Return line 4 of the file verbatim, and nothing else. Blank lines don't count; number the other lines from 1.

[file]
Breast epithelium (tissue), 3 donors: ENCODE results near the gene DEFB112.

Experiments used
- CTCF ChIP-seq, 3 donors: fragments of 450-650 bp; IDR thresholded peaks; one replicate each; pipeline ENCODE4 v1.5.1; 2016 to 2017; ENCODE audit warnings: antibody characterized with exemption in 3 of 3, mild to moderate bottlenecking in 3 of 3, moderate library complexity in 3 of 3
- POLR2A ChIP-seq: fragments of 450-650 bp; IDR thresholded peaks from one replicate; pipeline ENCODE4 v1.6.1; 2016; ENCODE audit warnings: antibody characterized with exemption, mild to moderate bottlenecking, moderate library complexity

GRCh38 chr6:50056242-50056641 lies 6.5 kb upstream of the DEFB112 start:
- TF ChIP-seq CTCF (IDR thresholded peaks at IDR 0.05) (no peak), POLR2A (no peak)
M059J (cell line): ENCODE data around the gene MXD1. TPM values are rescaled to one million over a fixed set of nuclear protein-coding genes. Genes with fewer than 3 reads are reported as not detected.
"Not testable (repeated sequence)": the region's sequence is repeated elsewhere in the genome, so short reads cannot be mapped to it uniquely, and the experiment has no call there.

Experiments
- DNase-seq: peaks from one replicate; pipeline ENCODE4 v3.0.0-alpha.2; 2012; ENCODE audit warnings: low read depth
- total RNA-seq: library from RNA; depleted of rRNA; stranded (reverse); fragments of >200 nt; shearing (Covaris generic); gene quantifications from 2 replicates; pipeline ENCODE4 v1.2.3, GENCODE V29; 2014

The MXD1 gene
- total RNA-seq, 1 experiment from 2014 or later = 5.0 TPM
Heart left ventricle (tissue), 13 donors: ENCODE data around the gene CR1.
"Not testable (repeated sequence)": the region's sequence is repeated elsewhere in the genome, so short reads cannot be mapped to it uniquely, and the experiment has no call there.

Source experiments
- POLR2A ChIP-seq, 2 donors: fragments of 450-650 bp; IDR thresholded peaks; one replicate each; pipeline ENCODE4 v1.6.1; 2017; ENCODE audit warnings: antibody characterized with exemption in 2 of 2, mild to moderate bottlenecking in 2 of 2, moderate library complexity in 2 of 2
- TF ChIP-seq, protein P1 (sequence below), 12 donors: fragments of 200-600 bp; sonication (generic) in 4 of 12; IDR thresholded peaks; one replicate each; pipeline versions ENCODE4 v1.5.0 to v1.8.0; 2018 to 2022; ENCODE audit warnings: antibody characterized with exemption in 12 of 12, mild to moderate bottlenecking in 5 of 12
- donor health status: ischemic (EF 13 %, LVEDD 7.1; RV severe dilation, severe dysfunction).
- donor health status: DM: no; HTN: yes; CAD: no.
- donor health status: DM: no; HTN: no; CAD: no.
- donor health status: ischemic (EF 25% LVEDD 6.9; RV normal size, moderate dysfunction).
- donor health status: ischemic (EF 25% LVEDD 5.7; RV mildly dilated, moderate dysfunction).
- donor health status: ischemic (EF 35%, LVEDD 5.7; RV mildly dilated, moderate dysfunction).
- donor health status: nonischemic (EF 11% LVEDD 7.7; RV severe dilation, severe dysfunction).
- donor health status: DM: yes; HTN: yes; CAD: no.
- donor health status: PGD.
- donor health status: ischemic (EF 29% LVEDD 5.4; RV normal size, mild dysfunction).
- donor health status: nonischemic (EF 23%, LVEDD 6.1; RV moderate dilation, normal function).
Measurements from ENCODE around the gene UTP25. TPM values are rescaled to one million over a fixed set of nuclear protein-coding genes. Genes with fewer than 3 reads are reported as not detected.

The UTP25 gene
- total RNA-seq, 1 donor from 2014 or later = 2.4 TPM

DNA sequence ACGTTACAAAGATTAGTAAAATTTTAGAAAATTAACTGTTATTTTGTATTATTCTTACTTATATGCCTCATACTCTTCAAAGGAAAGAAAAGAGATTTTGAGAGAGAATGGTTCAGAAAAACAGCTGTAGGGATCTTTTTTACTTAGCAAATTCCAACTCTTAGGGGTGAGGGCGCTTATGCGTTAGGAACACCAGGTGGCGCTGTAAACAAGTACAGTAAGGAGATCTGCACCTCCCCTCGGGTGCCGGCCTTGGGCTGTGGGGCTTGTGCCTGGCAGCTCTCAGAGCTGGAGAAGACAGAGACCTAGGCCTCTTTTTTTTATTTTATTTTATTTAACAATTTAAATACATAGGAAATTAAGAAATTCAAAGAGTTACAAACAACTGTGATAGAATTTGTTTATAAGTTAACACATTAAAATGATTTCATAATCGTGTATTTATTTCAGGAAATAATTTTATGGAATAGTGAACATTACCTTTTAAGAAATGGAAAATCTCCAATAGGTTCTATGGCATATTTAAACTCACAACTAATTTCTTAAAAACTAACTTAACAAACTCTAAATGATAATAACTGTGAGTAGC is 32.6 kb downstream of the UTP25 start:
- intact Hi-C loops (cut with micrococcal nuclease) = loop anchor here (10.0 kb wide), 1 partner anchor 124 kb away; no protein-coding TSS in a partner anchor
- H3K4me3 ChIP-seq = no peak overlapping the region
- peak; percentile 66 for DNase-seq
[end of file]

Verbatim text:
- POLR2A ChIP-seq: fragments of 450-650 bp; IDR thresholded peaks from one replicate; pipeline ENCODE4 v1.6.1; 2016; ENCODE audit warnings: antibody characterized with exemption, mild to moderate bottlenecking, moderate library complexity